Re: Board Meeting Minutes :: 29th March 2007

<quote who="Adrian Custer">

> Would you be willing, as an agenda item, to re-evaluate the presence of
> secrecy in your meetings, discussions, and deliberations? Would you please
> provide us members with a statement as to the ongoing *necessity* rather
> than mere convenience of keeping items secret from us? 

I'm sure we can add an agenda item at an upcoming meeting, but I wanted to
provide a quick answer here, from my point of view (not a statement we as a
group have agreed to, etc).

To start with, secrecy is not even remotely convenient. In fact, I'm sure
any current or previous Board member (or practically anyone who has served
on the committee of a significant organisation) will tell you that it is
usually a burden -- *particularly* in the case of an open organisation such
as the GNOME Foundation, and the expectations many of us have about our
participation. The secretary has to remember to remove items from the public
minutes, we all have to remember what is Board-internal subject matter, etc.

So, that's convenience. Necessity? Some very simple examples:

 * We often deal with commercially sensitive information, which Advisory
   Board members (or others) provide in confidence.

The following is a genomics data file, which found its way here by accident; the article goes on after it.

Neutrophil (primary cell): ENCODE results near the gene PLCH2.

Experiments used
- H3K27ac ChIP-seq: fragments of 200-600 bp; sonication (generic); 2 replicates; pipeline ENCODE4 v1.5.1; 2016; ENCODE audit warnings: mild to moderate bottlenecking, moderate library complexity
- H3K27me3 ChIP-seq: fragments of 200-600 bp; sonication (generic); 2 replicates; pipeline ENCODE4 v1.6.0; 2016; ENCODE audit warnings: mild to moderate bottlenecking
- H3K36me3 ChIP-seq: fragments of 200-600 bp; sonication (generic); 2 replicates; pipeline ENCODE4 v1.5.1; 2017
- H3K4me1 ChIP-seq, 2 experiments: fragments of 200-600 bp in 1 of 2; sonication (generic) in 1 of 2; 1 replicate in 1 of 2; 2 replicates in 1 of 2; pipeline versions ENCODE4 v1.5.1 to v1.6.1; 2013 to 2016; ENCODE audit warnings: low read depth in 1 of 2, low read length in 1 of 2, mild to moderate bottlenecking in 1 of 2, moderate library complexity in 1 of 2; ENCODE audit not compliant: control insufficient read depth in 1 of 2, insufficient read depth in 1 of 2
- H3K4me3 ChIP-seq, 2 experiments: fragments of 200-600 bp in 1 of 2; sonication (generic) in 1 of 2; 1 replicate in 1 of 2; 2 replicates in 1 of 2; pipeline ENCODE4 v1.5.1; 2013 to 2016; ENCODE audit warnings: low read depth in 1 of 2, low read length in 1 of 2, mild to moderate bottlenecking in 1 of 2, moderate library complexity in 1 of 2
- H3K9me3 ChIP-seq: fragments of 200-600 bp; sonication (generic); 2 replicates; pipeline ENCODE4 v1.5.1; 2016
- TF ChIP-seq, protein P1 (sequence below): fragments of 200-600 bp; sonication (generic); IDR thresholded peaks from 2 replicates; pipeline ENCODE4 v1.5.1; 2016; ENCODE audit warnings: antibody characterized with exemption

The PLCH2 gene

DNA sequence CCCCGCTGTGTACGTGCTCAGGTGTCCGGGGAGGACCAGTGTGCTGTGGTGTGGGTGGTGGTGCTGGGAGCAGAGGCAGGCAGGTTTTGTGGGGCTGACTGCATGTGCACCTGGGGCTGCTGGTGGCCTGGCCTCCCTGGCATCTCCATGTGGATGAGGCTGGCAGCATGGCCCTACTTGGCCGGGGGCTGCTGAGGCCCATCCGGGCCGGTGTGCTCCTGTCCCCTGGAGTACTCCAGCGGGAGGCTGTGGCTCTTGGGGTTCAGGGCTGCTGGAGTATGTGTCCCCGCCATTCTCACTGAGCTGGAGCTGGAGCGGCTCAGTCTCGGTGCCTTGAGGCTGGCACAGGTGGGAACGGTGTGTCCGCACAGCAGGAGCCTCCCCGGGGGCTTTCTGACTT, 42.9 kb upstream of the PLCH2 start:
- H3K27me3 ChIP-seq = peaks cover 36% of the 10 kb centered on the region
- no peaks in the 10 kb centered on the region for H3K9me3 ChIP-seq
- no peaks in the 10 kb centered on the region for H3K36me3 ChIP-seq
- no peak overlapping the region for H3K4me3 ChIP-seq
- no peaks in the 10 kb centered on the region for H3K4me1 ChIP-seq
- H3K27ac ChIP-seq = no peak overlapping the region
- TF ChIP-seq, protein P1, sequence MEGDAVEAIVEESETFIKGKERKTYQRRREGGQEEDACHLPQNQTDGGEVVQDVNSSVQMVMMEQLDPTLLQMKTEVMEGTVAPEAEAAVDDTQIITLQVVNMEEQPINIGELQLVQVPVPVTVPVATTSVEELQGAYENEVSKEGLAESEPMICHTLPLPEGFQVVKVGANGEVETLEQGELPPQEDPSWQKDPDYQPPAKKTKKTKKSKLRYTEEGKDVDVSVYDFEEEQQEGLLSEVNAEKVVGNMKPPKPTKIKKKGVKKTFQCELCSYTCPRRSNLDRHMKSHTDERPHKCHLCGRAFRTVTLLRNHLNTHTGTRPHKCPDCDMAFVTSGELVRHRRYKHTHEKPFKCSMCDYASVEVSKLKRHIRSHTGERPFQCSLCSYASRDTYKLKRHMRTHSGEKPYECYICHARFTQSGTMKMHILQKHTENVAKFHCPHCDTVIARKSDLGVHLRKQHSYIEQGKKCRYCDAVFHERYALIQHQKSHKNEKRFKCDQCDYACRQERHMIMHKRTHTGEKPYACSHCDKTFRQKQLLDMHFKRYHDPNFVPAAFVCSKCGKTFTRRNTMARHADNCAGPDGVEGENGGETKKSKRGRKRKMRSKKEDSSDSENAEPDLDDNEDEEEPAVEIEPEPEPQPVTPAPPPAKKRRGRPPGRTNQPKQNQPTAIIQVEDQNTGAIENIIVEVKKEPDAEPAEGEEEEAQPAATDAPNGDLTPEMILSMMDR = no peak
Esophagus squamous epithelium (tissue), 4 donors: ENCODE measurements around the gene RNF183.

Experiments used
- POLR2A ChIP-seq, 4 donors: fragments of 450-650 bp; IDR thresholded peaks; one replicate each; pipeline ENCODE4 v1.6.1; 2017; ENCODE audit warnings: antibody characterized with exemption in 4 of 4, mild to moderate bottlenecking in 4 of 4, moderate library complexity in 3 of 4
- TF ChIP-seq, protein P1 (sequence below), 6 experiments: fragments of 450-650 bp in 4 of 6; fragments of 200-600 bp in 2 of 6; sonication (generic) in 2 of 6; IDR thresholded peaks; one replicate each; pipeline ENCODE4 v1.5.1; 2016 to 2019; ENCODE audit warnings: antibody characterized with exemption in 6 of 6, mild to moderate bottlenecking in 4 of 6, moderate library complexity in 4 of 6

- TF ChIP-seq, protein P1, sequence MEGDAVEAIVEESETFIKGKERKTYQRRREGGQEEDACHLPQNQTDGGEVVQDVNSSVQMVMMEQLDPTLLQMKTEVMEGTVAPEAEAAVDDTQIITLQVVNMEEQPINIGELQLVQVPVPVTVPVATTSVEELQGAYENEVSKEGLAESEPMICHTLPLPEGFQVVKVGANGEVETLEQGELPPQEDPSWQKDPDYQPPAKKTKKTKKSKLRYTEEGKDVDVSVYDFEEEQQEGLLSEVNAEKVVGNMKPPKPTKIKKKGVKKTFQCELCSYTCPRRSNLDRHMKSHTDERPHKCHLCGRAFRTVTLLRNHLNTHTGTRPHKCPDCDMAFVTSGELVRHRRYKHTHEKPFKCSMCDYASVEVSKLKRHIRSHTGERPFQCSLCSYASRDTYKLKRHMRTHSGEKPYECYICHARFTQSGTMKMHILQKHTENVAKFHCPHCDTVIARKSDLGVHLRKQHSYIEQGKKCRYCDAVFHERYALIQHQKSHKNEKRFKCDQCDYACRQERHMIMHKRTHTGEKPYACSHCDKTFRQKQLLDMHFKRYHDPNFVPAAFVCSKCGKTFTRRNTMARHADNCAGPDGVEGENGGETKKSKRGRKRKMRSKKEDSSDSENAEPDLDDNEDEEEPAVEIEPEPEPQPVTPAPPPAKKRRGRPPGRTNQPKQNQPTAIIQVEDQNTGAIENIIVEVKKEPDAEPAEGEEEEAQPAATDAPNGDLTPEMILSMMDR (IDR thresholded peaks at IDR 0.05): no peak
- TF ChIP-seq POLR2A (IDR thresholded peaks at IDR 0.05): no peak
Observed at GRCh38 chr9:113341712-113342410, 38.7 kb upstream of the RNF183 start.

* The Board is responsible for employees, who must be able to expect
   privacy with regards to their management and remuneration.
 * Community members should feel very safe to contact the Board privately if
   they wish to raise or discuss sensitive community issues.

In all of these cases, it would be extremely inappropriate to break that
trust, and very limiting (given the role of the Foundation as a conduit) to
refuse it.

The (MINIMAL!) secrecy we keep is rarely convenient, but quite necessary to
run an organisation such as the GNOME Foundation. I hope it sounds entirely
obvious once explained in this way.


- Jeff

Open CeBIT 2007: Sydney, Australia    
           What do you call remote Linux firewall administration?
                              Rusty Roulette.

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